U.S. Customs and Border Protection has space to hold about 300 people at the crossing, said Pete Flores, director of the agency's San Diego field office.
Trump and other officials have described the caravans and asylum seekers as evidence that security at the border with Mexico is a serious problem.
Hundreds of Central American migrants from a caravan through Mexico reunited in Tijuana on Wednesday and planned to cross into the United States together this weekend, in defiance of threats by President Donald Trump to repel them. At its peak, more than 1,000 people were walking north through Mexico. They are expected to start trying to enter the USA on Sunday. "A thief doesn't announce when he's coming, when he's going to break into your house".
'Thanks to God we're here, ' said 34-year-old Aide Hernandez from Guatemala who had four children in tow.
Jean Guerrero of NPR member station KPBS, reporting from Tijuana, says more than 200 people have arrived in the border town. They joined another group of 150 people that had arrived over the course of the previous week.
Migrants began arriving by bus on Tuesday at a shelter that was a five minute-walk from the border and within sight of a US flag fluttering under an overpass linking the two countries.
It's not clear how quickly U.S. Border Agents will be able to process the asylum applications once the migrants cross the border.
"I'm so scared", said Daisy Guardado, 40, who fled Honduras with her three daughters after a gang attacked one and killed her brother.
"I didn't come here to cross illegally". That includes Mexico, she said.
Central Americans fleeing violence have found it hard to receive asylum based on gang violence waiting for them at home, as NPR's Eyder Peralta reported in 2016. The U.S. and Mexico started coordinating flows of migrants with the unofficial ticketing system during a Haitian influx a couple of years ago, to deal with strained Customs and Border Protection resources.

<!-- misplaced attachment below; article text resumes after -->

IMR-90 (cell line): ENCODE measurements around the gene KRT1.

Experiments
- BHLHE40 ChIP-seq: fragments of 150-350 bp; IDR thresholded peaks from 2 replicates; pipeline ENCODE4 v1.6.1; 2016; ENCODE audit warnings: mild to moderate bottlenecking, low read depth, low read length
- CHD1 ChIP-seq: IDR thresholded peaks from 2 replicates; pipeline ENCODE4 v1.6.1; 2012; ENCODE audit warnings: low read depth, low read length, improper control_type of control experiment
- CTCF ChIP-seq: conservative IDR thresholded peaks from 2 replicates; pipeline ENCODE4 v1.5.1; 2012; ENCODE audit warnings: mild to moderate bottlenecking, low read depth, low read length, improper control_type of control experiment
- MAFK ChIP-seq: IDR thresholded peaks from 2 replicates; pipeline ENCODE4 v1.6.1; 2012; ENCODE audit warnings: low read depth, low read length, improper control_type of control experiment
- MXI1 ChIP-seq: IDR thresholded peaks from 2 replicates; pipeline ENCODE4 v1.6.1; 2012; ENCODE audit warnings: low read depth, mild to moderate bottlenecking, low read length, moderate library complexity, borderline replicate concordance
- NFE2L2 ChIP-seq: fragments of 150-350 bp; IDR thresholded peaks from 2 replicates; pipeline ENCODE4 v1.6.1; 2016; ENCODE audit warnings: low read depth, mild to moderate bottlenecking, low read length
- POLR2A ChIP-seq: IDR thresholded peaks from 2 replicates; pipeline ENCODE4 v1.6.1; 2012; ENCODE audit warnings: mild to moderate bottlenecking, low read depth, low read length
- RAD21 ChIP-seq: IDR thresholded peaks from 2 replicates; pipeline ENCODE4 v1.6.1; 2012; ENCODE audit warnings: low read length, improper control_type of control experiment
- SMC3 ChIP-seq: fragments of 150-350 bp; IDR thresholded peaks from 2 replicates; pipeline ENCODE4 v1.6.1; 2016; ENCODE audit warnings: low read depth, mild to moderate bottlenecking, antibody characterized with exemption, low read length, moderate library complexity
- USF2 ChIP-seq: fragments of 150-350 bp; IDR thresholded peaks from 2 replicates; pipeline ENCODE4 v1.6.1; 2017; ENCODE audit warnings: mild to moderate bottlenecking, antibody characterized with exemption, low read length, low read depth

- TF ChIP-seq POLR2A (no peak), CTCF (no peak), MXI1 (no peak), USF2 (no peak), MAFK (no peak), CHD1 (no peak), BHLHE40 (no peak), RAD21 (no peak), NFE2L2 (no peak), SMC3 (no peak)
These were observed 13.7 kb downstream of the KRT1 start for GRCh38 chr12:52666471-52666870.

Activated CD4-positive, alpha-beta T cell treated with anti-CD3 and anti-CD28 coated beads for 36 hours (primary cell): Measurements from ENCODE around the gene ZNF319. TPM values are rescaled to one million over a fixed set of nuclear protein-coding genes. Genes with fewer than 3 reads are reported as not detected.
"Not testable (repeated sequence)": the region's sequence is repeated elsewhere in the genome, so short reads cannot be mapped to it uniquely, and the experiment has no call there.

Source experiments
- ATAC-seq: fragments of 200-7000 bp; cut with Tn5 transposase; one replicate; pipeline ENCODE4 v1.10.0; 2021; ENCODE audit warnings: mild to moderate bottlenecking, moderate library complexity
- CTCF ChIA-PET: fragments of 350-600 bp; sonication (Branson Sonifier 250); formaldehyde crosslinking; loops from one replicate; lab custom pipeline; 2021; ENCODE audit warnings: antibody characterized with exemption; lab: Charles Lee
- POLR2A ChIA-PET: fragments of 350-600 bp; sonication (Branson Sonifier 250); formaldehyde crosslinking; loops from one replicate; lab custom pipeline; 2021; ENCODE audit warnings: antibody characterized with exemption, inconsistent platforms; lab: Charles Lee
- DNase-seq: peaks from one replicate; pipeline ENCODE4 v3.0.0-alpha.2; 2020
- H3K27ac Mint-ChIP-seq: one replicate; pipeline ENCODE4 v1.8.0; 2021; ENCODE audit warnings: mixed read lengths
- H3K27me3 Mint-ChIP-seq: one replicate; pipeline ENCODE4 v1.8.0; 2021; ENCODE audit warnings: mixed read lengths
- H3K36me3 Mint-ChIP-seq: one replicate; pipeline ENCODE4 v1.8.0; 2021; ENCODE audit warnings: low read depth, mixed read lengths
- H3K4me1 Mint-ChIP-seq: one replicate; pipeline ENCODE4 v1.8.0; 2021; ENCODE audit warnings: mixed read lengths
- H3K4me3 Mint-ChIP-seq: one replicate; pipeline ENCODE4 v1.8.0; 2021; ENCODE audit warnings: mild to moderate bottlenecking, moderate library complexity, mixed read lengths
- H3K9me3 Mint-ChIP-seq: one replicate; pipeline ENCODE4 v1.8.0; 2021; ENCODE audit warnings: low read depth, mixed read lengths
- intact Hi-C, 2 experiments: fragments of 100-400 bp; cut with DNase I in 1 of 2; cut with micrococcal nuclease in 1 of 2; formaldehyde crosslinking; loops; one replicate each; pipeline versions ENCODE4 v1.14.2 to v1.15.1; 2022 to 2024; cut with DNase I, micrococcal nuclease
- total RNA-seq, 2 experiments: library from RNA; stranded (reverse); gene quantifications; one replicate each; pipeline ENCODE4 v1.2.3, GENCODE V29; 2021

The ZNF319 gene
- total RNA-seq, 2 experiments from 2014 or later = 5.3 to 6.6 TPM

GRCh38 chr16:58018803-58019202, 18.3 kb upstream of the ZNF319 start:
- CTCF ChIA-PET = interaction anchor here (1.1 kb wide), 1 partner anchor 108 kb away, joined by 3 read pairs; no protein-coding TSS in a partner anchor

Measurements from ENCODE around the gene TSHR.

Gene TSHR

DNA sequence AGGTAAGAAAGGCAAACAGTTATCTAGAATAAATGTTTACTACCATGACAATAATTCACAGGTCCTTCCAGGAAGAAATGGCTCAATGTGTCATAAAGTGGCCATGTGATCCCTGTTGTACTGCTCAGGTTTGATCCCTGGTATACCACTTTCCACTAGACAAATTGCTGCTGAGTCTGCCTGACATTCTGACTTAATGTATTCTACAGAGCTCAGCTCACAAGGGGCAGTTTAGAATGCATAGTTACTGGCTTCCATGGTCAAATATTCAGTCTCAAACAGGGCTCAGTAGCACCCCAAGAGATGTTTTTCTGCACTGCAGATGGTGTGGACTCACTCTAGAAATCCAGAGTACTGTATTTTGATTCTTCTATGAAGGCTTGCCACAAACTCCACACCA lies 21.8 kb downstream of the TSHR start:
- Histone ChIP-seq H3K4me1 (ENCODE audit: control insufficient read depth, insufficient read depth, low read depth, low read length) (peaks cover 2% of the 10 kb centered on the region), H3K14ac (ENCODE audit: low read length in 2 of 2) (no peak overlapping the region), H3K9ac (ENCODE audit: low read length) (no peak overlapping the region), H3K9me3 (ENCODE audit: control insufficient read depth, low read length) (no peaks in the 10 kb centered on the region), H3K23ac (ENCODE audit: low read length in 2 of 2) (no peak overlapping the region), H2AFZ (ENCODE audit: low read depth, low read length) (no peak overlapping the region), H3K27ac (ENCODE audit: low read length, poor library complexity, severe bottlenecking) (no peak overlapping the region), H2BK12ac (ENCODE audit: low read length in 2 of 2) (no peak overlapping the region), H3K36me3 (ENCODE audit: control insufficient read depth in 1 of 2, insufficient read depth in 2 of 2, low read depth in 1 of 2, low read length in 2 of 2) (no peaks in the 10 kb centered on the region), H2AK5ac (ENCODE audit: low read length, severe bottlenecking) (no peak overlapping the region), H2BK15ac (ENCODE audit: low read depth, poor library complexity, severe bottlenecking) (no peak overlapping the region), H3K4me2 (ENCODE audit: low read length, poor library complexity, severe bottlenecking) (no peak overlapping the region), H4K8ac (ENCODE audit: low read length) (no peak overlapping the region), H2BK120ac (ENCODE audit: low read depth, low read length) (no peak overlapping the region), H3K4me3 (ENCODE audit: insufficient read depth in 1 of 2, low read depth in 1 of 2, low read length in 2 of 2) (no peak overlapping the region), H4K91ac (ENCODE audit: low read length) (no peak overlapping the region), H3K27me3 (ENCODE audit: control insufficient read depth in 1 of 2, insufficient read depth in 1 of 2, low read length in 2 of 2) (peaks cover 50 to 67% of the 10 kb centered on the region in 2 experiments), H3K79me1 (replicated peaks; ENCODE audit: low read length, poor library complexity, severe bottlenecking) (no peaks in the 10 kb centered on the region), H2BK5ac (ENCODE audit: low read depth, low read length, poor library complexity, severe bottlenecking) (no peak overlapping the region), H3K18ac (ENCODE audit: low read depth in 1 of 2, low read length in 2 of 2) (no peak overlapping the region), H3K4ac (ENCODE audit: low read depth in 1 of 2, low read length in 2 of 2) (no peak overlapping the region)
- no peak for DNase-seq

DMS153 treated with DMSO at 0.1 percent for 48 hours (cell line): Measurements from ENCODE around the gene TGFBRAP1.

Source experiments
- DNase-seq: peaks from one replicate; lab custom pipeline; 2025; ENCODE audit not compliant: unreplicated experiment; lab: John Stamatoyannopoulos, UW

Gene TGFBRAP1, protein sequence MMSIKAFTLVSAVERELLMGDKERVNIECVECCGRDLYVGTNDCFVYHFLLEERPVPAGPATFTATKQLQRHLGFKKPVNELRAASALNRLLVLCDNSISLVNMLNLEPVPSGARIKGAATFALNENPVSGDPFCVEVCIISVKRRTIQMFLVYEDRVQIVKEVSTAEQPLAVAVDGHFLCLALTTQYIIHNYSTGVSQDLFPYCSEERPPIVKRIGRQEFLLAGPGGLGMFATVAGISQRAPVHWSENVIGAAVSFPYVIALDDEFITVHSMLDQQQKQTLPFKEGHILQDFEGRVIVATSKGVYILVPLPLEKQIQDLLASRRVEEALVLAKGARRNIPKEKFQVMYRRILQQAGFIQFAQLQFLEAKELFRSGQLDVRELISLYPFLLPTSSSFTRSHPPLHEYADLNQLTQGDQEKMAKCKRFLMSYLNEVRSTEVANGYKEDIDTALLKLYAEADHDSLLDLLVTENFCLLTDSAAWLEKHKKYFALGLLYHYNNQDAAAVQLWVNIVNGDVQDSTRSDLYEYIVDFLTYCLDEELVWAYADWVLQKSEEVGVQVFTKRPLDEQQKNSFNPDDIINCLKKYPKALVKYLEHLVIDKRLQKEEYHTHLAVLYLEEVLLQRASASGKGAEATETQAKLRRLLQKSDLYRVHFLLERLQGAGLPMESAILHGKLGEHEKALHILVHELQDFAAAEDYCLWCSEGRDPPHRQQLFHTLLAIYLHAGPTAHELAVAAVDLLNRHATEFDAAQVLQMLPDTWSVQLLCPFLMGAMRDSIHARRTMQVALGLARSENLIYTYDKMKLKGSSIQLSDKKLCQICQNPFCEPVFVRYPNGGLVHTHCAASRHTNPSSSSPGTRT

Recently, asylum seekers wait only a few hours, never overnight, Flores said.
Ginger Jacobs, a San Diego immigration attorney who helped Haitians seeking entry to the U.S.in 2016, said Trump's concerns about a rush of Central Americans seeking asylum were "completely overblown".
DHS spokesperson Katie Waldman told The Hill that the department would enforce current laws and that the department does not have a policy of separating families. Critics of the caravan contend that most migrants are driven not by a need for asylum but a desire to find better jobs and lives in the United States.
Some 2,300 miles across the United States in Washington, D.C., Mexican Foreign Minister Luis Videgaray met with Homeland Security chief Nielsen to discuss Central American migration, the Mexican ministry said in a statement. "If you enter our country illegally, you have broken the law and will be referred for prosecution", Nielsen said.
That is not what the caravan participants say they plan to do.
Human rights group Amnesty International said the US and Mexican authorities must "stop demonizing participants of the caravan from Central America and respect their fundamental right to seek asylum".
A bus carrying Central American asylum seekers heads to Tijuana on April 24.
The U.S. offers asylum to those with a "well-founded fear of persecution" in their home country, on the basis of their race, religion, nationality, political opinion or membership in a certain social group.
Organizer Leonard Olsen of the Pueblos Sin Fronteras group says many migrants in Mexicali were exhausted from their lengthy journey from southern Mexico and nervous about the possibility of being detained. Despite the attention the caravan has attracted, its numbers pale in comparison to tens of thousands of mostly Central Americans came across in 2014, culminating in a standoff with protesters in Murrieta.
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